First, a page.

Commercial loft space available. Photo: Shannon Rose Web, Design & Marketing
Most Upstaters are most familiar with Adirondack Park — you know, the 6 million-acre playground in our backyard, dotted with mountains peaks, valleys, fabulous rustic-hip shopping opportunities, and an unfettered zeal for living well, simply — but even Adirondackers sometimes overlook the gem of Fulton County nestling in the foothills at the southern end of the Park. With 533-square miles and not quite 54,000 residents, it is a gently sleeping beauty of the rural ideal.
That may change soon, Scott Henze, the planning director for the Fulton County Planning Department, tells us.
“In the summer our population nearly doubles because there’s so much to do here between the Great Sacandaga Lake, the Northville-Placid Trail, and the exceptional public campgrounds in the region,” he says. “But we want people to not just pop in from the Capital Region for a day of hiking or a week of camping and sunbathing. We want them to see the growth potential for business in our towns.”
Sunset over the Great Sacandaga Lake. Photo: Flickr Darron Birgenheier
A recent visit from Saratoga Springs (it’s about 30 minutes away), revealed a gorgeous, green landscape, filled with farms, mountains to climb, lakes to dip into, and farm-to-table fare to sample.
Approximately 220 farms operate in Fulton, with herds of grass-munching cows and goats and flocks of bossy, clucking and crowing chickens sprawling across 40,000 acres. The region grows fruit, vegetables, and grains and produces more than its share of dairy products. There are 44 lakes here, the jewel in its crown being the 29-mile long Great Sacandaga, sporting some of the best fishing opportunities in the area. Sacandaga, which means “Land of the Waving Grass,” is brimming with walleye, northern pike (held the world record at one time!), smallmouth bass, rock bass, yellow perch, landlocked salmon, and brown trout. Scattered around the lake are well-maintained campsites and sleepy, yet progressive, rural towns with all of the adorable farmers markets you always hope to find (and rarely do anymore) in country towns.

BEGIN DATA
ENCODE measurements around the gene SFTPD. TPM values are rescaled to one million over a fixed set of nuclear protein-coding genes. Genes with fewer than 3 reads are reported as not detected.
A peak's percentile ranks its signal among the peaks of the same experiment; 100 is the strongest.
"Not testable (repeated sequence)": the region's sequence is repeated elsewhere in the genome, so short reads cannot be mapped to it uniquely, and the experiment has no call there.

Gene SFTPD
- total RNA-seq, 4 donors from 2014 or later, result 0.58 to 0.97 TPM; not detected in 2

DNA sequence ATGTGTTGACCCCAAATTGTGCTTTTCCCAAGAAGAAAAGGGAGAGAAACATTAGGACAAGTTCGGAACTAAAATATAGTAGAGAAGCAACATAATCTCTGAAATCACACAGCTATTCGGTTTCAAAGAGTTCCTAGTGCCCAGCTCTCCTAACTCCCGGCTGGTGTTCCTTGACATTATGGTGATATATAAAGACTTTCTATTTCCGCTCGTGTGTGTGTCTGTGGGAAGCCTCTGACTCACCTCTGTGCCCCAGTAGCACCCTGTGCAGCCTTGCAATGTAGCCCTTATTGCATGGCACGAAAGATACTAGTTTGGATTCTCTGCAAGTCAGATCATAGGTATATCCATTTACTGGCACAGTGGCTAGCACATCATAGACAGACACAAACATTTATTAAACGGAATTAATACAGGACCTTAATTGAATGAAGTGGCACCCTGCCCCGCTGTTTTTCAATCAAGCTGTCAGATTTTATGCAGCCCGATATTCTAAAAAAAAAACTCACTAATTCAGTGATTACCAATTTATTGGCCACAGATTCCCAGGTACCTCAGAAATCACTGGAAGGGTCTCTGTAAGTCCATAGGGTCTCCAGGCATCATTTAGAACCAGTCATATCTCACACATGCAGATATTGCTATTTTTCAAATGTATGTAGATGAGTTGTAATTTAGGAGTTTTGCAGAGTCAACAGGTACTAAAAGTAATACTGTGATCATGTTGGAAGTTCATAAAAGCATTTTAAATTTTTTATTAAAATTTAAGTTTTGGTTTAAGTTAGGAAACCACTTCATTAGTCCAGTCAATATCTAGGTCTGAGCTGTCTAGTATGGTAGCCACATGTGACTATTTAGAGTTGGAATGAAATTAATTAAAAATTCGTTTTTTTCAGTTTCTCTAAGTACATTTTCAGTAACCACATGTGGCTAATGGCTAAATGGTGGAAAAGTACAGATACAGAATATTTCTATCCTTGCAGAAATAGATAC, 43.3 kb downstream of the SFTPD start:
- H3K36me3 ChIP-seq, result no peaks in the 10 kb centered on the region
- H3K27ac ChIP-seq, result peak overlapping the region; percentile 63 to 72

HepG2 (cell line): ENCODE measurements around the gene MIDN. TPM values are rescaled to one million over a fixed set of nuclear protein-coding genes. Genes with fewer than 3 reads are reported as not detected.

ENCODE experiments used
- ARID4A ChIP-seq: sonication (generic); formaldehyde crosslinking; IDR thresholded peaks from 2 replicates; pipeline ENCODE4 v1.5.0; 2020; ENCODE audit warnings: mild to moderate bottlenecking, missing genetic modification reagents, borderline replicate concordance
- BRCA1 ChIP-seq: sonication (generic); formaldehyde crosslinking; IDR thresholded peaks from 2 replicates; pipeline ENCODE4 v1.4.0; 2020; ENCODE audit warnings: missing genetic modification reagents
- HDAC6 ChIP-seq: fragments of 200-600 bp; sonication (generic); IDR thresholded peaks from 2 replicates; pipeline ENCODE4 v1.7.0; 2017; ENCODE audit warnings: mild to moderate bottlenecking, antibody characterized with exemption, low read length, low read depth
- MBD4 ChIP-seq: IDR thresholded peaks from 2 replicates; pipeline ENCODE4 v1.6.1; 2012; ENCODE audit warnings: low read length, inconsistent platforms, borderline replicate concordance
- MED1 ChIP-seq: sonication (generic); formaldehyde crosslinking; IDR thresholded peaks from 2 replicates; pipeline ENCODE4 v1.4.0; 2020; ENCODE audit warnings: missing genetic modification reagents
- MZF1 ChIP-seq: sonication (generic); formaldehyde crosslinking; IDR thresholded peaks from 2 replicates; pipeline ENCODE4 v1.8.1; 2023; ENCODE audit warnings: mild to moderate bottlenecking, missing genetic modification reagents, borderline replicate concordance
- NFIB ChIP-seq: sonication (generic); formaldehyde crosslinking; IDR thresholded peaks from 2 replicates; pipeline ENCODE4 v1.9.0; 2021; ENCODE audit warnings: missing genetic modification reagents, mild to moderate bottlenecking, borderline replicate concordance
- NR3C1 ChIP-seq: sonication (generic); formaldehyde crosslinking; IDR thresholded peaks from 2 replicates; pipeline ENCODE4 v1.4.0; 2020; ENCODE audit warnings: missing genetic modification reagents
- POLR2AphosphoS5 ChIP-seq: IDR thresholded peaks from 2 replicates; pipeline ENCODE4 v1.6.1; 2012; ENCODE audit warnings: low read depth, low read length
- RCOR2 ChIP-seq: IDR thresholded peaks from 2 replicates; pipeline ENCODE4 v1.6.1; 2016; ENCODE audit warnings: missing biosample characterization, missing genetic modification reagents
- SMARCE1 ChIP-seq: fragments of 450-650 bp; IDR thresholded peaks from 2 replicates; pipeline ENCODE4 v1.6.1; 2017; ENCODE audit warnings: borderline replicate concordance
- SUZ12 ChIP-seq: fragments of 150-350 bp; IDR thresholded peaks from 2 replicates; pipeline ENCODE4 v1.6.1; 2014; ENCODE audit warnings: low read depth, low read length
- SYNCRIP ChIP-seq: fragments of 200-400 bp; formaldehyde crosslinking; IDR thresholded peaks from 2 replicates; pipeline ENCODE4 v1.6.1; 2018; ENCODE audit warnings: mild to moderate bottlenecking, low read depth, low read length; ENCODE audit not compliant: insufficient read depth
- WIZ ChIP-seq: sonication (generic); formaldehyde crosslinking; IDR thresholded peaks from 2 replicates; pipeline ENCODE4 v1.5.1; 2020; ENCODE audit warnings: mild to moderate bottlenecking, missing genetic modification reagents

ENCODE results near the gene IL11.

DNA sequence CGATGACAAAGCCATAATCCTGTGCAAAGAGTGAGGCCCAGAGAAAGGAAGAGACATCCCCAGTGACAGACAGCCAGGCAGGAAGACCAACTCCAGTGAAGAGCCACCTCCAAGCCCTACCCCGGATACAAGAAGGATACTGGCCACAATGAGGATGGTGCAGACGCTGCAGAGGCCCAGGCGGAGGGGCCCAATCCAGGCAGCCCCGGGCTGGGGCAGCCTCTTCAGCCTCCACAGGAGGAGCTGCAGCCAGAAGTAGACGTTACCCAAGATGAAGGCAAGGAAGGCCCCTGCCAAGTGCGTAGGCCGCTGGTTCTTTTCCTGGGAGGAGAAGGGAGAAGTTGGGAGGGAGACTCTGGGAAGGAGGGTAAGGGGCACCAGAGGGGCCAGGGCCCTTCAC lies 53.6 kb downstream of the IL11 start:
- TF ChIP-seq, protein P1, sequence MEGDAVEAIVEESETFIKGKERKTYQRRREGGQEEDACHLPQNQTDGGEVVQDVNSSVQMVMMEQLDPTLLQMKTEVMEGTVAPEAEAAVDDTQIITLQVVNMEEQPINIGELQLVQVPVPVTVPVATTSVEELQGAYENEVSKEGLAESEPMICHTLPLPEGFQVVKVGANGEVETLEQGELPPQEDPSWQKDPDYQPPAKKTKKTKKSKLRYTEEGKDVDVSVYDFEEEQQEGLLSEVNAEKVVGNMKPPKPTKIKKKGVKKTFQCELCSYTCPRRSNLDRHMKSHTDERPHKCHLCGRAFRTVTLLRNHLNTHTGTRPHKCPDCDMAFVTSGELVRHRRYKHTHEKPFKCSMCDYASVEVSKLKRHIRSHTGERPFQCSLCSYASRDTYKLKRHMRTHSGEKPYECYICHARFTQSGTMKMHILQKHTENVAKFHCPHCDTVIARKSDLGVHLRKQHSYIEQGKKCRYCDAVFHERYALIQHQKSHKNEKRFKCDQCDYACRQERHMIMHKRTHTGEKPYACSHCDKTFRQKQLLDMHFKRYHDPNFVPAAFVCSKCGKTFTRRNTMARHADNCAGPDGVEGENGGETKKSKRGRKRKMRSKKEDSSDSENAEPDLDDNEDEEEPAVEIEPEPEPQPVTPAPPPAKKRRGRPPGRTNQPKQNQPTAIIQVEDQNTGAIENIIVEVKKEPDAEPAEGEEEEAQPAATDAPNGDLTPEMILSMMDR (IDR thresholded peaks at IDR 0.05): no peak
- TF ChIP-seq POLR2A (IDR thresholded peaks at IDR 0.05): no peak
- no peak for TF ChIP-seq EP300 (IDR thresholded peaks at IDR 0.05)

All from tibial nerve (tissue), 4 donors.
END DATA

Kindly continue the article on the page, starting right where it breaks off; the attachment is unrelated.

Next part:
Picking a favorite location in any region is like choosing a favorite book or wine — totally subjective and inherently impossible. Still, if forced, the Village of Northville, occupying one corner of Sacandaga Lake, would be at the top of the list. With a population of about 1,000 and exactly zero streetlights, it is at once charming, laid-back, and lively. In the middle of town, Waterfront Park welcomes visitors for picnics, walks, and quiet contemplation. It’s also the official start to the Northville-Placid Trail.
The Northville Placid Trail was one of the first hiking routes carved out of the Adirondack Park in 1922, before the car was a staple and train service could be relied upon. It runs 138 miles through the Park, traversing several wild forest areas, including the Moose River Plains and High Peaks Wilderness Area.
“A lot of people, especially families, just come up for the day, do a hike, and then end at The Timeless Tavern & Inn, which has a fantastic menu and six rooms above where families can stay for a taste of Adirondack life,” Henze explains.